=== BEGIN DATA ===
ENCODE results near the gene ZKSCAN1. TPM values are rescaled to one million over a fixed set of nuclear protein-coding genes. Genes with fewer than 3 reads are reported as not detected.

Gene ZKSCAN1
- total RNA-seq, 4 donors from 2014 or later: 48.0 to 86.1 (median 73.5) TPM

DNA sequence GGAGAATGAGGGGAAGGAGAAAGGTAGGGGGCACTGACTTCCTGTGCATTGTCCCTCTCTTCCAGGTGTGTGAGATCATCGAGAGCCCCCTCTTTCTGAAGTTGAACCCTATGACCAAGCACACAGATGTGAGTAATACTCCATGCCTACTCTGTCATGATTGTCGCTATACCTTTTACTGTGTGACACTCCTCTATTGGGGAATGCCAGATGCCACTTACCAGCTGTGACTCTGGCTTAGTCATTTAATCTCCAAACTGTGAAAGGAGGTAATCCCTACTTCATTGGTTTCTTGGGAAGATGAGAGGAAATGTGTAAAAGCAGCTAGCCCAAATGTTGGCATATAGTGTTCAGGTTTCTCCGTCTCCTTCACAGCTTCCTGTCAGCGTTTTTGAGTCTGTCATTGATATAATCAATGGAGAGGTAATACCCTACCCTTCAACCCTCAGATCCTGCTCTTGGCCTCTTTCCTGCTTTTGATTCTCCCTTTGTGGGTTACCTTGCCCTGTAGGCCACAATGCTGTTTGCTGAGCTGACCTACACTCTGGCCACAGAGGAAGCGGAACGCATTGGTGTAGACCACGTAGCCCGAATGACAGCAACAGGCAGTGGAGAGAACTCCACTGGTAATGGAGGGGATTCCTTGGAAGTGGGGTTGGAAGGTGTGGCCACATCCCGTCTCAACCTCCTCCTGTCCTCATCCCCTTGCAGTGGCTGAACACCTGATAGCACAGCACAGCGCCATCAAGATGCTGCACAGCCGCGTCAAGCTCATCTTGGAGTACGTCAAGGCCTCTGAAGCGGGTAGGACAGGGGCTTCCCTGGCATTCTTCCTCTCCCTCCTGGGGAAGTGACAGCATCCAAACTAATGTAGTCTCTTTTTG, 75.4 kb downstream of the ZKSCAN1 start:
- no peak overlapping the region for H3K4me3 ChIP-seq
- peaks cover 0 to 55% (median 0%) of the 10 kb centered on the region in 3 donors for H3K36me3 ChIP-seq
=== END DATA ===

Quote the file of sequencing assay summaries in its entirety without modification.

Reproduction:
ENCODE results near the gene ZKSCAN1. TPM values are rescaled to one million over a fixed set of nuclear protein-coding genes. Genes with fewer than 3 reads are reported as not detected.

Gene ZKSCAN1
- total RNA-seq, 4 donors from 2014 or later: 48.0 to 86.1 (median 73.5) TPM

DNA sequence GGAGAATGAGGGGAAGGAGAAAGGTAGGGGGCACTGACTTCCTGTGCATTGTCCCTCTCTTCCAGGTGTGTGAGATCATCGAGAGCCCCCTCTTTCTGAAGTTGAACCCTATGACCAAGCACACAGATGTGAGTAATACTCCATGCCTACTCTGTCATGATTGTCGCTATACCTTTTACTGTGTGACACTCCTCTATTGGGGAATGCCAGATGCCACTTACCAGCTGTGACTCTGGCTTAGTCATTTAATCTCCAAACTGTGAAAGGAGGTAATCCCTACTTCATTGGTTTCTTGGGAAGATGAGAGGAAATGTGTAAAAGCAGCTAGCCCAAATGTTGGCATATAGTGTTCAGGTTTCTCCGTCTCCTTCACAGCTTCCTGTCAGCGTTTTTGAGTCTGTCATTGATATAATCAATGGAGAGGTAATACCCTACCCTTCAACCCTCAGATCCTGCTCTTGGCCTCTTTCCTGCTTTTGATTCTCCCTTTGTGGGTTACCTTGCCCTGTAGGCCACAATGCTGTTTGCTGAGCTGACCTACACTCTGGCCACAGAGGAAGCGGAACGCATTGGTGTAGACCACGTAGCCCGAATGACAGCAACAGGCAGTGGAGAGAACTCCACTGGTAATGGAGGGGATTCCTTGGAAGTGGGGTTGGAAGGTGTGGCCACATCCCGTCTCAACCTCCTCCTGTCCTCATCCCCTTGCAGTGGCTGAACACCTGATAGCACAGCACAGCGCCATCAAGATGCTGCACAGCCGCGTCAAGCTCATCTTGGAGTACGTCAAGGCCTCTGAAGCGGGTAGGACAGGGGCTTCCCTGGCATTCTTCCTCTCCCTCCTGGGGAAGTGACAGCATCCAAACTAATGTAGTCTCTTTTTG, 75.4 kb downstream of the ZKSCAN1 start:
- no peak overlapping the region for H3K4me3 ChIP-seq
- peaks cover 0 to 55% (median 0%) of the 10 kb centered on the region in 3 donors for H3K36me3 ChIP-seq